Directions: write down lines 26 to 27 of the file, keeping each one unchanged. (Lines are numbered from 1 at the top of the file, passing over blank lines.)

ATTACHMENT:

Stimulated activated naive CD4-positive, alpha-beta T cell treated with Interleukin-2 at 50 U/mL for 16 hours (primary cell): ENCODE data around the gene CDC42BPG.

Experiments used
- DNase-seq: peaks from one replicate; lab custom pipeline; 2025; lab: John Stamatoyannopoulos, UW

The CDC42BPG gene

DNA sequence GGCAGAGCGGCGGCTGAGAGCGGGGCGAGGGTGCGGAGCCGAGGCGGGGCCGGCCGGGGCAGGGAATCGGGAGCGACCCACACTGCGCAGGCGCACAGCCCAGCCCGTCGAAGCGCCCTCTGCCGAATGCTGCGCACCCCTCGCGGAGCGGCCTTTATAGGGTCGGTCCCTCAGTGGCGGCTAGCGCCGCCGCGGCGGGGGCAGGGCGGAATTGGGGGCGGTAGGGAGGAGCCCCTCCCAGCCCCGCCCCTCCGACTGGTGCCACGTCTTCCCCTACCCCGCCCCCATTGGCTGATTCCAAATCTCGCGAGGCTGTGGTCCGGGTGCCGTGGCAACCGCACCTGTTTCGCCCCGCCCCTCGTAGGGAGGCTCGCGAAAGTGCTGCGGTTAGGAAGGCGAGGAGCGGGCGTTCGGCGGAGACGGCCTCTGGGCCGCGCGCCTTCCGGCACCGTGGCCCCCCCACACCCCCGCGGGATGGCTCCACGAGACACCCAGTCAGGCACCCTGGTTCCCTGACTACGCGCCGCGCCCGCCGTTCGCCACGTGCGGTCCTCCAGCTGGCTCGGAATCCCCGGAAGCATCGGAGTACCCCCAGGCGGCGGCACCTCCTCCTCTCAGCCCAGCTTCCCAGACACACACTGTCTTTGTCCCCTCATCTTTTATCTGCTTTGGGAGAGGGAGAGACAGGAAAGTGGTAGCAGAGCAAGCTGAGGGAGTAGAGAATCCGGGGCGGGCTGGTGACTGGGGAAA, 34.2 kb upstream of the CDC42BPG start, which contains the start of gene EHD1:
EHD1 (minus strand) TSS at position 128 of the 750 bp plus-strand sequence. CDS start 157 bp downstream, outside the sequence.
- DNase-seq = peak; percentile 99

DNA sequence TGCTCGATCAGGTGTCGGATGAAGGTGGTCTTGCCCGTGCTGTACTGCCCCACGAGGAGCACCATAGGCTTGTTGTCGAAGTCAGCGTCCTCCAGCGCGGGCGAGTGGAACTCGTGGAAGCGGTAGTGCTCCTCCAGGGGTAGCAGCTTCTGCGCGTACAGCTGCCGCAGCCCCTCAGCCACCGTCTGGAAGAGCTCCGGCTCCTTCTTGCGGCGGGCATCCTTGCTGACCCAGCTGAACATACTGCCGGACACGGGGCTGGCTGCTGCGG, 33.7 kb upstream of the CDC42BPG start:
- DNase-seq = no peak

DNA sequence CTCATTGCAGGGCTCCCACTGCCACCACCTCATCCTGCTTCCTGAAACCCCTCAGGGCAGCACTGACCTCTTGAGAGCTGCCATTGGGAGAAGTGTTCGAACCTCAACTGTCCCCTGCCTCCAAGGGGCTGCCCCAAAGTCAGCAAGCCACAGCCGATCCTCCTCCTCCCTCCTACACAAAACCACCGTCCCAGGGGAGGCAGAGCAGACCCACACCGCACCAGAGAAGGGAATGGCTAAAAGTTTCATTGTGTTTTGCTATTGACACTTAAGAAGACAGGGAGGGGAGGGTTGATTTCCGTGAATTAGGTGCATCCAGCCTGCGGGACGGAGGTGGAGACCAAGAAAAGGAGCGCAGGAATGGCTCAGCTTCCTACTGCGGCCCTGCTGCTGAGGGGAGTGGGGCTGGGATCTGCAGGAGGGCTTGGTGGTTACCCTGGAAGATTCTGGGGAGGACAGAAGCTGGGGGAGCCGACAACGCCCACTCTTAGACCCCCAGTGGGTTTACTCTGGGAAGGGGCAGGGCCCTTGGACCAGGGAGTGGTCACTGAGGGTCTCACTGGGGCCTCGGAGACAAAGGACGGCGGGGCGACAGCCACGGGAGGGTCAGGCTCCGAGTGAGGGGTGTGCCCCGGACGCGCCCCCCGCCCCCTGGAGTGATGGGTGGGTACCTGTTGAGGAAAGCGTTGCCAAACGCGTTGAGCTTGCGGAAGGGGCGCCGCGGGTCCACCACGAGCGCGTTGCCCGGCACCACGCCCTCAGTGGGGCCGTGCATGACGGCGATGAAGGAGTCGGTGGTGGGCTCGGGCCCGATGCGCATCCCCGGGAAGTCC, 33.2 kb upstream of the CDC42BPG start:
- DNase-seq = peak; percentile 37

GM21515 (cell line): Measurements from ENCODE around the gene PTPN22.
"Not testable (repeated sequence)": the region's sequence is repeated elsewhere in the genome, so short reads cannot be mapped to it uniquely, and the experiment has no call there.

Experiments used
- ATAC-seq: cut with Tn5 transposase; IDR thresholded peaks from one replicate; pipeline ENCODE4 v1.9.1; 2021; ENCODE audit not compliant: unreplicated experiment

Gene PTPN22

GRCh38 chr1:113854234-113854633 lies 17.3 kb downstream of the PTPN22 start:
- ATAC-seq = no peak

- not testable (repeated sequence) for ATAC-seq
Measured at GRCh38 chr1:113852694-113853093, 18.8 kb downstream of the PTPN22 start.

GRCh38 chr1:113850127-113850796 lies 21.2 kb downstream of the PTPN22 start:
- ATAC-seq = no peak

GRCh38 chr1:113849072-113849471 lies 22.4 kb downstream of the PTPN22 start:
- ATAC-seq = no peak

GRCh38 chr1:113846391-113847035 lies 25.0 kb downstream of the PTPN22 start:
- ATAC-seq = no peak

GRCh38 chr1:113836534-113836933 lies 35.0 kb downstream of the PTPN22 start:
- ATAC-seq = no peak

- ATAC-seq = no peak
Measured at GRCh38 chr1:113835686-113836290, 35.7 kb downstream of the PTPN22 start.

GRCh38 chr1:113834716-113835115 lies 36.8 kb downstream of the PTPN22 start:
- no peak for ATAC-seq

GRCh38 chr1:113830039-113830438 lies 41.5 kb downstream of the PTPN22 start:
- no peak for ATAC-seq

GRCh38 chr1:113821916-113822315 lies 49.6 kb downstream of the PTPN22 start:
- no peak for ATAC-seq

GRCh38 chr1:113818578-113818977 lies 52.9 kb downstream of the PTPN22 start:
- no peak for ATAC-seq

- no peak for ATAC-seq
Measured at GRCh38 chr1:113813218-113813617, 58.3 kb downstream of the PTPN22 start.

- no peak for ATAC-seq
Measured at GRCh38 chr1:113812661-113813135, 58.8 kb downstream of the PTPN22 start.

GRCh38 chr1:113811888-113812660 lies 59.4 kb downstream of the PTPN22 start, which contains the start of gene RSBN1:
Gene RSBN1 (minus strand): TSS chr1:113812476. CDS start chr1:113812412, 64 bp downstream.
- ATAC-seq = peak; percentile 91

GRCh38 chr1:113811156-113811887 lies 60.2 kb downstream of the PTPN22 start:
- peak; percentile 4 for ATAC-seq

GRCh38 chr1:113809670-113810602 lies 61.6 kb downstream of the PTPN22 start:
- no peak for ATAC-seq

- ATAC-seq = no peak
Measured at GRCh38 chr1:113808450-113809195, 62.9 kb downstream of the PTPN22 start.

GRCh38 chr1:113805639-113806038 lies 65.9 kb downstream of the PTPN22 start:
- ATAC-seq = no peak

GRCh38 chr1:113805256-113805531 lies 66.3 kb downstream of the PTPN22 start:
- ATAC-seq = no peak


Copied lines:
- ATAC-seq = no peak

GRCh38 chr1:113836534-113836933 lies 35.0 kb downstream of the PTPN22 start: